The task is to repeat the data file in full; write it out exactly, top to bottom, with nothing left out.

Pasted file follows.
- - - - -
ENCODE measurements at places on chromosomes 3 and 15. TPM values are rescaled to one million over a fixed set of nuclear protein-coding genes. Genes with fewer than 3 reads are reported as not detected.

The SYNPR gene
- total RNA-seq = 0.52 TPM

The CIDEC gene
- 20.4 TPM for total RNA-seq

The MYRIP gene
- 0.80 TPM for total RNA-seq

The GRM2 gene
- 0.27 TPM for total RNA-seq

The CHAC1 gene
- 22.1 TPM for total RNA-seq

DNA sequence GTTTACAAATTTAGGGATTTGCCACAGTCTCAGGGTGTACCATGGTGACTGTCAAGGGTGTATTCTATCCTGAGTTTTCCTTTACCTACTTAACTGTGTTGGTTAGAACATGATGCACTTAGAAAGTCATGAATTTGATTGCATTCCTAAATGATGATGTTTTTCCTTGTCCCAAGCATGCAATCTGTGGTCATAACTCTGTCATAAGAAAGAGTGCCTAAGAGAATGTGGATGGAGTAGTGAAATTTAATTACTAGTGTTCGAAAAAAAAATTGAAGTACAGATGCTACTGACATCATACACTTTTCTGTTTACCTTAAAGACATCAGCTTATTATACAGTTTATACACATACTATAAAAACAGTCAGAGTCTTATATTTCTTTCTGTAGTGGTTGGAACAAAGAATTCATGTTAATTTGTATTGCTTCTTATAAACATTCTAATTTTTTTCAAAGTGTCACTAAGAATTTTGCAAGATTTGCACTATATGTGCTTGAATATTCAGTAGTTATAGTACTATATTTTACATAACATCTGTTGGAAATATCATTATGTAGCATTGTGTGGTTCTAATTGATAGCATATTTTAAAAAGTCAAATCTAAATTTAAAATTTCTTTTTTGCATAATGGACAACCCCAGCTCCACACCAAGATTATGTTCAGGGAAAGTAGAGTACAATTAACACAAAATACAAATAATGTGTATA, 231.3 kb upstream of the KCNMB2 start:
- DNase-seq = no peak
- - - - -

ENCODE measurements at places on chromosomes 3 and 15. TPM values are rescaled to one million over a fixed set of nuclear protein-coding genes. Genes with fewer than 3 reads are reported as not detected.

The SYNPR gene
- total RNA-seq = 0.52 TPM

The CIDEC gene
- 20.4 TPM for total RNA-seq

The MYRIP gene
- 0.80 TPM for total RNA-seq

The GRM2 gene
- 0.27 TPM for total RNA-seq

The CHAC1 gene
- 22.1 TPM for total RNA-seq

DNA sequence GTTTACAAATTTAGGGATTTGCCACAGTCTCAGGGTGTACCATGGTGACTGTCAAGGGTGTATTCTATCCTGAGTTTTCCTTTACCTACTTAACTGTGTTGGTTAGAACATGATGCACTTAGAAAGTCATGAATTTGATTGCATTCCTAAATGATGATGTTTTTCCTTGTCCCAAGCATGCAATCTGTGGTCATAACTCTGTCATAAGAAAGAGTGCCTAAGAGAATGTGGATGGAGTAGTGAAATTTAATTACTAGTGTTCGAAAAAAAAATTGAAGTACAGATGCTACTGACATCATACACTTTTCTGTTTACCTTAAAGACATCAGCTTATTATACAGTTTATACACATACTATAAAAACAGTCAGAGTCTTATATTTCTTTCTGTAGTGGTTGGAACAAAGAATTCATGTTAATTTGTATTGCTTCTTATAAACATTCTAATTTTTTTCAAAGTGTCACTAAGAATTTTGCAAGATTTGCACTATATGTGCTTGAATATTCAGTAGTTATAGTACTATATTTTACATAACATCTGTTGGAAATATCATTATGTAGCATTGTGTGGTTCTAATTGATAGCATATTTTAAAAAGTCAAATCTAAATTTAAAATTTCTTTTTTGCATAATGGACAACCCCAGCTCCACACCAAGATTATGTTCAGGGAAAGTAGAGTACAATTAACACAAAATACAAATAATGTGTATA, 231.3 kb upstream of the KCNMB2 start:
- DNase-seq = no peak